So look around ALA, look at who is representing you on committees, round tables, and interest groups, in your divisions, on task forces, on Council, on Executive Board, and as President. Do their views align with your views? Are they representing your interests? If the answer is yes – sweet! Keep doing what you’re doing. If the answer is no, it is time to take action. Pay your dues, vote, get involved.

I have to quote Abby the Librarian’s post – ALA is not your mom

ALA is an organization made up of US.  It’s not some magical entity floating around to solve all librarians’ problems.  ALA is what we make of it.

You know what is absolutely NOT helpful?  People complaining about something and not doing anything to change it.  ALA is what you make of it.  If you don’t like it, get involved and change it.

Sing it sister! I’ve quoted Abby before when I talked about why I decided to run for Council. I pay my dues, I vote, I get involved, I run because at the end of the day I want to say I contributed more than I criticized. If you don’t like something you have to work to change it. And complaining and criticizing isn’t “working to change it.” Criticism and complaining are easy. Don’t believe me? Just look around, there wouldn’t be that many people doing it if it were hard. Getting involved, giving time and energy, that’s work. Don’t get me wrong; I am NOT saying don’t criticize ALA, goodness knows there are areas that need it, but criticize, then take action (hint: tweeting your gripes is not action).

About running for Executive Board:

So back to my experience running for Executive Board. Here is the Official Job Description (pdf) if you’re interested.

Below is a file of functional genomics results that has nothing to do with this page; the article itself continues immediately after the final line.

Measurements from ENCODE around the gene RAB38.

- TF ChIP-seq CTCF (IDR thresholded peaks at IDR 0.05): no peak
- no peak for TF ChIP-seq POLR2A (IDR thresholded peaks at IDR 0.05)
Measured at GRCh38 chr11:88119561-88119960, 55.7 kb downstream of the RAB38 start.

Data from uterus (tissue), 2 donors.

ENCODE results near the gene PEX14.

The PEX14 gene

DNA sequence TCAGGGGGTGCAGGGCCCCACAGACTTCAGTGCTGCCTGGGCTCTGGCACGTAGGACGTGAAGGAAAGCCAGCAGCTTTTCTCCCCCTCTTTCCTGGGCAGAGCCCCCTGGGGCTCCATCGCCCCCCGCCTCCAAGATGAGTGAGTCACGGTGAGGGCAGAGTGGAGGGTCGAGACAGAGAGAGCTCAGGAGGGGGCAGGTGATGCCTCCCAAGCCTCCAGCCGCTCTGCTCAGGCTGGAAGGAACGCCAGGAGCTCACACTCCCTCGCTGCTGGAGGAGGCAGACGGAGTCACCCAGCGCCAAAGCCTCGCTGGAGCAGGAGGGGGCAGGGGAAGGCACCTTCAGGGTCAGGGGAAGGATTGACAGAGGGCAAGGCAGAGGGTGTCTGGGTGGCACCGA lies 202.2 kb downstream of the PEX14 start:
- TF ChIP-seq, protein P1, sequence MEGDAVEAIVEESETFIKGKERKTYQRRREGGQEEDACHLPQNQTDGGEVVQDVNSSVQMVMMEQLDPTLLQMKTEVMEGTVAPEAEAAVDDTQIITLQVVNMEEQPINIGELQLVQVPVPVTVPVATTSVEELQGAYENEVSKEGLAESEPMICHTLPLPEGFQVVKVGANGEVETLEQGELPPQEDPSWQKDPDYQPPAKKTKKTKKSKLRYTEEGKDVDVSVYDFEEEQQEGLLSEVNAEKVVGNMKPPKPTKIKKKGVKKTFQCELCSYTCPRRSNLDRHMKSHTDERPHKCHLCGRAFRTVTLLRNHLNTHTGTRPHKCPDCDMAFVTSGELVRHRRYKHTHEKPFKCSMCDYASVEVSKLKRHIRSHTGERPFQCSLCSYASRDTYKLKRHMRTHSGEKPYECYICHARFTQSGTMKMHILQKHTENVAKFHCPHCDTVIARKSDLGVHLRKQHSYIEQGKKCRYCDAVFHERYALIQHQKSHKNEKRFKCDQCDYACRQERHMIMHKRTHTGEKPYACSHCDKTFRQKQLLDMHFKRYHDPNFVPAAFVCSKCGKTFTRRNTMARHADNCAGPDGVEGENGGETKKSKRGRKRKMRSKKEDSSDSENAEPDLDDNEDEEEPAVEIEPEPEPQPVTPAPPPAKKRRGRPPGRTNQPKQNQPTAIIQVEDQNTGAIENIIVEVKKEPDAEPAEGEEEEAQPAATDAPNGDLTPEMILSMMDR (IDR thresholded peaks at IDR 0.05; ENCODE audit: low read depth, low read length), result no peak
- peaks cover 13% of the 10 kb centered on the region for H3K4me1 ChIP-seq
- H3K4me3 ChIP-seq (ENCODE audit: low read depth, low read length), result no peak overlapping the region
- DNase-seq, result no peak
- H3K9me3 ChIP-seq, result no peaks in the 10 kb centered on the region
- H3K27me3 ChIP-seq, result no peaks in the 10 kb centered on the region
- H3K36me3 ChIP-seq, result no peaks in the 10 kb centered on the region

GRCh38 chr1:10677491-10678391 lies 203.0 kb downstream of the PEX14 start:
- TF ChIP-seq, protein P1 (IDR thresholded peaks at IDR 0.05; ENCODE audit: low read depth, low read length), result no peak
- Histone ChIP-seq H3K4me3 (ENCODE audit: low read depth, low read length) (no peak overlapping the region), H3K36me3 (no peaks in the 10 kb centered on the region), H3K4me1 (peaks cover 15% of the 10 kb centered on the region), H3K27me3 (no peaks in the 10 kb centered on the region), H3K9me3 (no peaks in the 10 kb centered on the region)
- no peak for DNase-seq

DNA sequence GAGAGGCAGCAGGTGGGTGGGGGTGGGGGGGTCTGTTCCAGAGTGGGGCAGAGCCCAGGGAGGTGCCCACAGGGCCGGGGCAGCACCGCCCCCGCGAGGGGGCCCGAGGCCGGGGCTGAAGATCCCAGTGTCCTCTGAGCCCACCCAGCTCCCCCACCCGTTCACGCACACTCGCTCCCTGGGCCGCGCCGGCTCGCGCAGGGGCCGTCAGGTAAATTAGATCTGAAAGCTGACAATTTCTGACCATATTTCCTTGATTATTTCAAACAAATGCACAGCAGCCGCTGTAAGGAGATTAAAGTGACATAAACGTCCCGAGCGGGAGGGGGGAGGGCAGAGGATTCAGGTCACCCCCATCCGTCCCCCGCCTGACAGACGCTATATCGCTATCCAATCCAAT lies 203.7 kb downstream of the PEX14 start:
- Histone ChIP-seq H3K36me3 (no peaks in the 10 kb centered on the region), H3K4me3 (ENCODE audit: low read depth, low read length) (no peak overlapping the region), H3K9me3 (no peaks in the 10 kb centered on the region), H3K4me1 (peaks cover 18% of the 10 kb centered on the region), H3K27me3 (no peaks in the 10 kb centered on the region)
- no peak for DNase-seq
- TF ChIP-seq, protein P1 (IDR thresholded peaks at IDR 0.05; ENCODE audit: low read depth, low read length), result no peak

From the ALA site:

The ALA Executive Board consists of the president, president-elect, immediate past president, treasurer, executive director, and eight members elected by Council from its membership for three-year terms.

The Executive Board acts for Council in the administration of established policies and programs and is the body that manages within this context the affairs of the Association, delegating management of day-to-day operation to the Association’s executive director.

The Executive Board makes recommendations with respect to policy and operation.

You must be nominated to run for the executive board. The process works like this: for each seat coming open two candidates are nominated by the Committee on Committees. So if there are 2 seats 4 people get nominated, if there are 3 seats 6 people get nominated. Once nominated you receive an email from the ever amazing Lois Ann Gregory-Wood informing you of the nomination, detailing the requirements and asking you if you accept. Once you’ve accepted, you are asked to provide background info, education, ALA experience, library honors that sort of thing. Each candidate’s info is put on a one-page handout which is given to Councilors at the beginning of Council II. Once all candidates have accepted the nomination their information is sent to the Council listserv. Additionally, during Council I at MidWinter candidates can be nominated from the floor. If the nominee accepts s/he is added to the list of candidates. During Council II, each candidate may give a speech lasting up to 5 minutes. Once the speeches are done, if there is time, Councilors may ask questions from the Council floor on any issue or topic. Questions may be directed to all candidates or specific candidates. Voting commences immediately following the one-hour session. Votes are tallied later that nights and all candidates are informed of the results. (I was not selected to serve on Executive Board)